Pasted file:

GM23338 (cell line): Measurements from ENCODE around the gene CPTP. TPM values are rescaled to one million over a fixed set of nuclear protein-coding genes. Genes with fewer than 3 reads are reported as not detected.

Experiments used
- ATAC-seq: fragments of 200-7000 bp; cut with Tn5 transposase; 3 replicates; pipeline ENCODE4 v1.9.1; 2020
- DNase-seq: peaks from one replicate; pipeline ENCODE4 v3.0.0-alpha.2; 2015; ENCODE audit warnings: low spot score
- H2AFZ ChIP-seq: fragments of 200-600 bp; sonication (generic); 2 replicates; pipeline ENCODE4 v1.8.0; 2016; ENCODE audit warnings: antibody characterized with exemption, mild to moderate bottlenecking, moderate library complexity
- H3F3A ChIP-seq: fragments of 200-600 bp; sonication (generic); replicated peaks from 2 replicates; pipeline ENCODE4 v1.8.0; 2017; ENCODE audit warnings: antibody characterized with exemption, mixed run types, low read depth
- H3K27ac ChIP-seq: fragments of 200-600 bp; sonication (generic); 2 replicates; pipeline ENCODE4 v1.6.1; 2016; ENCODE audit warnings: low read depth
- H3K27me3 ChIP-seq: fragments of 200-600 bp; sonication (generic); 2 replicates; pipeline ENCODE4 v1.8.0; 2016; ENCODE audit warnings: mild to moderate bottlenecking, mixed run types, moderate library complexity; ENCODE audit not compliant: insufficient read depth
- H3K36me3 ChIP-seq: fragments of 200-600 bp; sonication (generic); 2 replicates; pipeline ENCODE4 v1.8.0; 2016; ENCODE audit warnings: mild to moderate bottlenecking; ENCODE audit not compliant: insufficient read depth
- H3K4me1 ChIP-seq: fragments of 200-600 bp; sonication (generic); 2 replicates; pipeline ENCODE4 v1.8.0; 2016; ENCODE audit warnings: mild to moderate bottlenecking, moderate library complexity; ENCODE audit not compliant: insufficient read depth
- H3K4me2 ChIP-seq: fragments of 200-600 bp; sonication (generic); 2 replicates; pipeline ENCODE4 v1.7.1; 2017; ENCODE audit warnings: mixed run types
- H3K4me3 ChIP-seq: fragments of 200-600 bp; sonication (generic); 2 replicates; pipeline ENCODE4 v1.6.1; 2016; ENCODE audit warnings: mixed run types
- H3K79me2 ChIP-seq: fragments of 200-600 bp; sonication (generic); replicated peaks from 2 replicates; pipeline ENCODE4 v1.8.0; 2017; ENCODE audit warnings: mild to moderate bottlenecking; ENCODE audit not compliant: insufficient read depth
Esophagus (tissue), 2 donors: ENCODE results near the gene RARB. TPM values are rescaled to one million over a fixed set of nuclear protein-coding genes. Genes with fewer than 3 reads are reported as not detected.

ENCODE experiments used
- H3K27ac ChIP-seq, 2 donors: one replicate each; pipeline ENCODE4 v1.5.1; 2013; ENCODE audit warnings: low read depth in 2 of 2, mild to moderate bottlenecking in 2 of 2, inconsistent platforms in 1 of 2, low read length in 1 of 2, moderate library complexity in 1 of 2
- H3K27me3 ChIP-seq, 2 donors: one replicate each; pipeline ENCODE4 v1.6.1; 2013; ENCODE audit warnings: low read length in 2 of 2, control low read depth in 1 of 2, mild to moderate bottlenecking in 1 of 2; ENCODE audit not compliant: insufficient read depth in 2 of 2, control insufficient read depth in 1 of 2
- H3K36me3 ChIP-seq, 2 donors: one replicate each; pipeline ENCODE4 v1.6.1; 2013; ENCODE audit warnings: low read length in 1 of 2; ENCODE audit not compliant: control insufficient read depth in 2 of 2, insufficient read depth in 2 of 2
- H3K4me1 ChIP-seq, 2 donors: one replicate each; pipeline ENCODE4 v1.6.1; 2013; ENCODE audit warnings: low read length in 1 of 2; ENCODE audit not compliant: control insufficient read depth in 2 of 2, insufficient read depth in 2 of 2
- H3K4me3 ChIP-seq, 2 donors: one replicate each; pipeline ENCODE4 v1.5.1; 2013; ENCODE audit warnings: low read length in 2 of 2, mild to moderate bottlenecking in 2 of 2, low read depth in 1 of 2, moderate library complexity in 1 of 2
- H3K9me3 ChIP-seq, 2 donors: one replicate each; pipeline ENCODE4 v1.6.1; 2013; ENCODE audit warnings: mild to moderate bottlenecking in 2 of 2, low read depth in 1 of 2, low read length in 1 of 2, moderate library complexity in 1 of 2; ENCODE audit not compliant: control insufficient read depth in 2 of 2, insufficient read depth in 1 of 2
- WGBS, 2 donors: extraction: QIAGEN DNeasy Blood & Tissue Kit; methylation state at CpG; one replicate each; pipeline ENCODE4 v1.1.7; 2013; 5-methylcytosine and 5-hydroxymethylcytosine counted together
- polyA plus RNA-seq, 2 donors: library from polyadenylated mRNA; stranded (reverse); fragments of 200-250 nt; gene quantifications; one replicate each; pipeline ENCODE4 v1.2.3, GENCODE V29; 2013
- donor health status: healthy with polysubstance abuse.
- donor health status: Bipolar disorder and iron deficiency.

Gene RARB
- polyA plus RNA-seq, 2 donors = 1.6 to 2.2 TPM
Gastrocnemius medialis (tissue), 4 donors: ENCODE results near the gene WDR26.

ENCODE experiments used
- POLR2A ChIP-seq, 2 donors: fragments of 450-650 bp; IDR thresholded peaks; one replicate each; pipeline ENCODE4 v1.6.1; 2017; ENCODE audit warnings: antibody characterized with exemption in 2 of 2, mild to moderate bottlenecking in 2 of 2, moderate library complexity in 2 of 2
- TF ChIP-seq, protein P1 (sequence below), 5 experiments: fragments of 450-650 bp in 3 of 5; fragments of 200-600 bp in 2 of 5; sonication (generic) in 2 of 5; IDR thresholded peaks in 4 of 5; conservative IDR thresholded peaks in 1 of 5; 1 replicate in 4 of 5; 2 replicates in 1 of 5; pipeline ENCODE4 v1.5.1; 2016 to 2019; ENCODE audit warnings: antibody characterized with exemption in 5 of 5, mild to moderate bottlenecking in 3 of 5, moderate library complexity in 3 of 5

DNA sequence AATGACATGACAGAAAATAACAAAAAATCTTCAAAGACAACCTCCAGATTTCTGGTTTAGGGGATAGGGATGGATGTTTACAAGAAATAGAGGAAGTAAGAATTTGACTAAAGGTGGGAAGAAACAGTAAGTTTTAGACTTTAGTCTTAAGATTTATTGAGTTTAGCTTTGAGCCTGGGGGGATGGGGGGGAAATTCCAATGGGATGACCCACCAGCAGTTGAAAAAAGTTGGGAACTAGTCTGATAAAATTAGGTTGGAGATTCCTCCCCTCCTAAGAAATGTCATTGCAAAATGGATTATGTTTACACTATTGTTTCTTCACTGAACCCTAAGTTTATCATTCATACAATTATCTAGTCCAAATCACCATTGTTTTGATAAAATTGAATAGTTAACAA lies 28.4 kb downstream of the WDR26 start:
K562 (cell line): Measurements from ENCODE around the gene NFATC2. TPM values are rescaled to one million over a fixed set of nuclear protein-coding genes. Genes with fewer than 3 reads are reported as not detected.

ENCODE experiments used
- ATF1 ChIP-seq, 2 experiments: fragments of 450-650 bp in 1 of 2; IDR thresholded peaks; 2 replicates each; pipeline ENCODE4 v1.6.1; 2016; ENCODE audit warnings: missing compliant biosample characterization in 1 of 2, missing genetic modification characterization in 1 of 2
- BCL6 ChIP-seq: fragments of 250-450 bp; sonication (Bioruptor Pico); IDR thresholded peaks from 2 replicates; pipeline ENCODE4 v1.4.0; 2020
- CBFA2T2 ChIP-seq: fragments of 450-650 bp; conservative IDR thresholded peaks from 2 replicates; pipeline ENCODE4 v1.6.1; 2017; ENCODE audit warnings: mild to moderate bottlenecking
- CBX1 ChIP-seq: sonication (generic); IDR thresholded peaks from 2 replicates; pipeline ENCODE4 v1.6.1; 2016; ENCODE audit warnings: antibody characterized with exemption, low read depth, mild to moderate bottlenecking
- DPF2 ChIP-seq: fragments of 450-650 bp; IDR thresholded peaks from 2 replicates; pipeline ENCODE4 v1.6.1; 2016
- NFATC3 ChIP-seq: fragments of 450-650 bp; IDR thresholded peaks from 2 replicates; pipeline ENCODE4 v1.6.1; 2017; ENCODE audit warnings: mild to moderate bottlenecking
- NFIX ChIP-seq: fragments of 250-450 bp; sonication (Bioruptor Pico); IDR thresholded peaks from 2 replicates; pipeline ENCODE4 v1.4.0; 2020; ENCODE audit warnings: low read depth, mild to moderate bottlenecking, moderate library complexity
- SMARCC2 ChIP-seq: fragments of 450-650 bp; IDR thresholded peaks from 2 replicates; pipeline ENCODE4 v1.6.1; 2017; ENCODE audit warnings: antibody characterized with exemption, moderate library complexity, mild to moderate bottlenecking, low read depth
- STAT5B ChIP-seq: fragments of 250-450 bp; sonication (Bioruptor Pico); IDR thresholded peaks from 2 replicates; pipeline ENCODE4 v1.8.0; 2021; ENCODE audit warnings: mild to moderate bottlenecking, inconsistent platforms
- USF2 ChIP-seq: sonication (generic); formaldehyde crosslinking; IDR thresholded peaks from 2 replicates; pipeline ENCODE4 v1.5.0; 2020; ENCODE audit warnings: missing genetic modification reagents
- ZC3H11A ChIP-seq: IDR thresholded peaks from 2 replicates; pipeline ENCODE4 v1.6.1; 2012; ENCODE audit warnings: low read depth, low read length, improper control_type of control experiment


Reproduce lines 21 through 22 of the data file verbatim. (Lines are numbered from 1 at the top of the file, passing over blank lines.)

- H3K9me3 ChIP-seq, 2 donors: one replicate each; pipeline ENCODE4 v1.6.1; 2013; ENCODE audit warnings: mild to moderate bottlenecking in 2 of 2, low read depth in 1 of 2, low read length in 1 of 2, moderate library complexity in 1 of 2; ENCODE audit not compliant: control insufficient read depth in 2 of 2, insufficient read depth in 1 of 2
- WGBS, 2 donors: extraction: QIAGEN DNeasy Blood & Tissue Kit; methylation state at CpG; one replicate each; pipeline ENCODE4 v1.1.7; 2013; 5-methylcytosine and 5-hydroxymethylcytosine counted together